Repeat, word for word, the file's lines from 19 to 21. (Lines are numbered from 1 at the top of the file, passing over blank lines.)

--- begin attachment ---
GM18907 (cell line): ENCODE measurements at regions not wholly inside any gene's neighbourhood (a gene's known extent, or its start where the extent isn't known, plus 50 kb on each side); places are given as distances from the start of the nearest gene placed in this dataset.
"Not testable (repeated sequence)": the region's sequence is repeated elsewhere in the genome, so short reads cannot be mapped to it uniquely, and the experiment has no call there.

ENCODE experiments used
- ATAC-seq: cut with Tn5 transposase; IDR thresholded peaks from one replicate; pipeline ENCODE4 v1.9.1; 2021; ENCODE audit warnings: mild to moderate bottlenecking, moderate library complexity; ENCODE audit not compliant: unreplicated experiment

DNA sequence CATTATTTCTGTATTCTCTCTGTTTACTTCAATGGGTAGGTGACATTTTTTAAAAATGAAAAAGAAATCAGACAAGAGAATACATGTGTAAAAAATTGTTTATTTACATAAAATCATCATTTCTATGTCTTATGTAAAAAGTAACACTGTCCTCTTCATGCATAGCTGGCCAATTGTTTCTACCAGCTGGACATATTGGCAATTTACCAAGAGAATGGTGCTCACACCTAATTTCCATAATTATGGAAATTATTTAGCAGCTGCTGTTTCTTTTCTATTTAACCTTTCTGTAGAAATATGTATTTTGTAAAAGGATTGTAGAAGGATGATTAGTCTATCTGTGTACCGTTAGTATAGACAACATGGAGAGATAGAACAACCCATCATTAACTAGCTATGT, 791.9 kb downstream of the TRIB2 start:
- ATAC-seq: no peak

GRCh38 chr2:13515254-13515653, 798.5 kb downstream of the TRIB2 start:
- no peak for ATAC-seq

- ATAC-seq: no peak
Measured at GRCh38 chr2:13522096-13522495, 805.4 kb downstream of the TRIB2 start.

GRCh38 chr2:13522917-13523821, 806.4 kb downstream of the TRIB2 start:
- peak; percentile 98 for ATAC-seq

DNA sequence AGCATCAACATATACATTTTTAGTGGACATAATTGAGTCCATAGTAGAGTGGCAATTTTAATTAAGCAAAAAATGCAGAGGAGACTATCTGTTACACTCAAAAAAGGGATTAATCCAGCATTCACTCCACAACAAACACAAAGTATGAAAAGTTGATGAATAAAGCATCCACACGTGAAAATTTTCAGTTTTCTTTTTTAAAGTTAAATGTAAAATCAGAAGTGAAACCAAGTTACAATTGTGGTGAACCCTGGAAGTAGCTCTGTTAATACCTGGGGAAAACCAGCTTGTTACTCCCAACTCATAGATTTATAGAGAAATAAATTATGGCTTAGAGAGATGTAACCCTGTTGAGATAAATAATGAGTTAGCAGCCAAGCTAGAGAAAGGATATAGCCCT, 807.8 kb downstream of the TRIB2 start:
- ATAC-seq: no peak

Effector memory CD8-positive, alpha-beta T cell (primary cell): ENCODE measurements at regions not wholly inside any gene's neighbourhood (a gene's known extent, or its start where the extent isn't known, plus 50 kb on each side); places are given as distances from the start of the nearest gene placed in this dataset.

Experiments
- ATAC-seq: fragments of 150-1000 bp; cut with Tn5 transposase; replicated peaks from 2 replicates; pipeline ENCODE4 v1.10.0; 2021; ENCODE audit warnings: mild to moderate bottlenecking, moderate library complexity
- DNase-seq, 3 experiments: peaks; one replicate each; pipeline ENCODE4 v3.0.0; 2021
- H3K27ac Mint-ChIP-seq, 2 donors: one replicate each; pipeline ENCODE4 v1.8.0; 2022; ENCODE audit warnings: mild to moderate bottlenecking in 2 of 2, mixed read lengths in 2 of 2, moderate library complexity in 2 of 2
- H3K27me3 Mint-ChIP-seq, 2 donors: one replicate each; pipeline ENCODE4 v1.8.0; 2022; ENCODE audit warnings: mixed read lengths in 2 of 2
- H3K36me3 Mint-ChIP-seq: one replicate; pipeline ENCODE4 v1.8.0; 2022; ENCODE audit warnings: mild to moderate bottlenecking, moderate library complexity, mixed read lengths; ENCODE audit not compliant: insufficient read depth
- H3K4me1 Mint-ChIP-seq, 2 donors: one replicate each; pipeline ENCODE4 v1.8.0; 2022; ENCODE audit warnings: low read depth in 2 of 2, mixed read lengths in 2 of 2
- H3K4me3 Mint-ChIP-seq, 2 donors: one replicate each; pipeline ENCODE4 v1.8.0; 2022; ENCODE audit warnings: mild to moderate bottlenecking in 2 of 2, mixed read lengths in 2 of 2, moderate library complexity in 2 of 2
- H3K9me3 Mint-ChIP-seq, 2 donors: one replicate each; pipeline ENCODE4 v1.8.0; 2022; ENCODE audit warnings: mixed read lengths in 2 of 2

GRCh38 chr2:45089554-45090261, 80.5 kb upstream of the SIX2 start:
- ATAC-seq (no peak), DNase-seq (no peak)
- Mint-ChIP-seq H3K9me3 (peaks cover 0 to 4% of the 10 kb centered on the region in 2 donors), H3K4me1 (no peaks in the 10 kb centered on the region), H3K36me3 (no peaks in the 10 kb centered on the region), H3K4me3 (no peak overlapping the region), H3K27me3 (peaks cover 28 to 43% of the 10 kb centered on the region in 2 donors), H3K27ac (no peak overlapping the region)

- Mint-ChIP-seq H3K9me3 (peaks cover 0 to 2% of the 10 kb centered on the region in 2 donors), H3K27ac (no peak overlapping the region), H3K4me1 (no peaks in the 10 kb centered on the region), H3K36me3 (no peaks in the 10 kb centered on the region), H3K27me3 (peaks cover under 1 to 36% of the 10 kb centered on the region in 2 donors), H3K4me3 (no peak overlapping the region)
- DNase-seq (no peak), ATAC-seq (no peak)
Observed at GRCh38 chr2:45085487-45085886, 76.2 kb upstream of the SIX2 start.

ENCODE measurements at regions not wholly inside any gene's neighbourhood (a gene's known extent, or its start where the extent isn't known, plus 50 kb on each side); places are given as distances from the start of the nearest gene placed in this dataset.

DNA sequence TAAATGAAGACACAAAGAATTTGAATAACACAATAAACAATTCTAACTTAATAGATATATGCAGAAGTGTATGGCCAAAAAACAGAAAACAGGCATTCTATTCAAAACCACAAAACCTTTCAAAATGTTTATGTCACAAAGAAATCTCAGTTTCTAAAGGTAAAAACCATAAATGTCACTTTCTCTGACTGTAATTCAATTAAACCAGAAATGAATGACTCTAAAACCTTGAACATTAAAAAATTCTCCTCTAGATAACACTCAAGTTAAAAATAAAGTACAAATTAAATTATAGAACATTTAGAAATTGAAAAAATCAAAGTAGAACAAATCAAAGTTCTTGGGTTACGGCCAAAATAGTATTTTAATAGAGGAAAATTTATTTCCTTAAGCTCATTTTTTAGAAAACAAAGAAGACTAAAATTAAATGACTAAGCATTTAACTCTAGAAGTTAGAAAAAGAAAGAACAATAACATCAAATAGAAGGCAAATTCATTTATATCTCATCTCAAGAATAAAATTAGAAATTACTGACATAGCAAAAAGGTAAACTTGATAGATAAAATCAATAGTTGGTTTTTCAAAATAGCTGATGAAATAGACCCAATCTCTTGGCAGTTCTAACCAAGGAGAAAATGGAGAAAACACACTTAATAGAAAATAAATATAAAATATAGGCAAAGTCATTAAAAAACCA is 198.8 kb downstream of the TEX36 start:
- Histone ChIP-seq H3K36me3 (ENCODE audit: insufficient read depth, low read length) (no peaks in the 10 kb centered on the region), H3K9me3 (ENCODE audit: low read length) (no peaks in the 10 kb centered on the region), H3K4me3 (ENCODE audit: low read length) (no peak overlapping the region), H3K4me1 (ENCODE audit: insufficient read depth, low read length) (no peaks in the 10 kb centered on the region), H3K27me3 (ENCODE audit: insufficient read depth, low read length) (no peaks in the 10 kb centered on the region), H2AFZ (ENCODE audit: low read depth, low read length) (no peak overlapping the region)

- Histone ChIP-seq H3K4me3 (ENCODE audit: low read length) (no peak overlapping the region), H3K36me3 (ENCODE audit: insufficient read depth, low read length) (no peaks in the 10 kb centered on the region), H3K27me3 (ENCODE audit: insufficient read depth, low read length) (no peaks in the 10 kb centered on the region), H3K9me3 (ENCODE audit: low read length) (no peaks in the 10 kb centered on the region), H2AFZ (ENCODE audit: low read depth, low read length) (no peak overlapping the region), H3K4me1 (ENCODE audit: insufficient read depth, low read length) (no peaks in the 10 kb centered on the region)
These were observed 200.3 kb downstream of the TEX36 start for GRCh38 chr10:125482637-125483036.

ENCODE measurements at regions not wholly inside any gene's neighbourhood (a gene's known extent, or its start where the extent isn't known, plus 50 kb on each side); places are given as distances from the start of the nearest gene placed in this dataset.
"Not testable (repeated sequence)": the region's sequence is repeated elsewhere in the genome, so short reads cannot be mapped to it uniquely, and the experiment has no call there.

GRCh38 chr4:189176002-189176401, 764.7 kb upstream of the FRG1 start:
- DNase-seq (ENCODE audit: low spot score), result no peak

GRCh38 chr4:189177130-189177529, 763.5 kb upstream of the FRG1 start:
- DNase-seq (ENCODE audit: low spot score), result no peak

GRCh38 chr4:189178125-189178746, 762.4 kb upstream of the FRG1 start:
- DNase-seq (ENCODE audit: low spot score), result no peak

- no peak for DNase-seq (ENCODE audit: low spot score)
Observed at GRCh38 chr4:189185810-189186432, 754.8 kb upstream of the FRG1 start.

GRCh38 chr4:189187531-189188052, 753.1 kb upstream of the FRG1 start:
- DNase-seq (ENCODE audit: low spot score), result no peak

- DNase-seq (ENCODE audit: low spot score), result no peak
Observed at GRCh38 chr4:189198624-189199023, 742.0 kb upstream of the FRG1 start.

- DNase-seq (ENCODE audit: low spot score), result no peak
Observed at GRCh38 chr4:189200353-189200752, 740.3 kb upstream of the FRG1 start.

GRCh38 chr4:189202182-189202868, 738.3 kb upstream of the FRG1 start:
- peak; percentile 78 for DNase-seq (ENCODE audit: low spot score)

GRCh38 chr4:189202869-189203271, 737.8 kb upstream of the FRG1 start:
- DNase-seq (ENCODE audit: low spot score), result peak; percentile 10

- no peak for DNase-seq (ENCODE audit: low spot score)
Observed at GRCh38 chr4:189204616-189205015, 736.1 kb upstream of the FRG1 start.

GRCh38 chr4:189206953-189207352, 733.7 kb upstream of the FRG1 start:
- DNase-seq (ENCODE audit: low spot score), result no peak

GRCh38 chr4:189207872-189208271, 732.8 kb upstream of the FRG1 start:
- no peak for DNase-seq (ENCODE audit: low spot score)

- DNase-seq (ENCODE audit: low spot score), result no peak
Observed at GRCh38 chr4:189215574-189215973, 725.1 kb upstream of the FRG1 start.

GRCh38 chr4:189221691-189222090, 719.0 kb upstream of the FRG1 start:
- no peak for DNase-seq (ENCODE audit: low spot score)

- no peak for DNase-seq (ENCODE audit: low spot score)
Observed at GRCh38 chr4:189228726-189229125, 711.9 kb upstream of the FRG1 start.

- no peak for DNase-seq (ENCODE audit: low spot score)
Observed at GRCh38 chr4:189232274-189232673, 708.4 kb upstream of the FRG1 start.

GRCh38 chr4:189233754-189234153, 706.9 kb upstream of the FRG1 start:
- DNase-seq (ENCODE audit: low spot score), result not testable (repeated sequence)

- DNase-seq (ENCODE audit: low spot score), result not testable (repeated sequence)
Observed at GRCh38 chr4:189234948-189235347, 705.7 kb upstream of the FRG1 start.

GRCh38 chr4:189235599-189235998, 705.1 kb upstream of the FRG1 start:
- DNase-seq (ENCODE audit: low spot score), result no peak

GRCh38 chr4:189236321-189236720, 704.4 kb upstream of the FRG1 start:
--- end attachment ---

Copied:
- H3K27ac Mint-ChIP-seq, 2 donors: one replicate each; pipeline ENCODE4 v1.8.0; 2022; ENCODE audit warnings: mild to moderate bottlenecking in 2 of 2, mixed read lengths in 2 of 2, moderate library complexity in 2 of 2
- H3K27me3 Mint-ChIP-seq, 2 donors: one replicate each; pipeline ENCODE4 v1.8.0; 2022; ENCODE audit warnings: mixed read lengths in 2 of 2
- H3K36me3 Mint-ChIP-seq: one replicate; pipeline ENCODE4 v1.8.0; 2022; ENCODE audit warnings: mild to moderate bottlenecking, moderate library complexity, mixed read lengths; ENCODE audit not compliant: insufficient read depth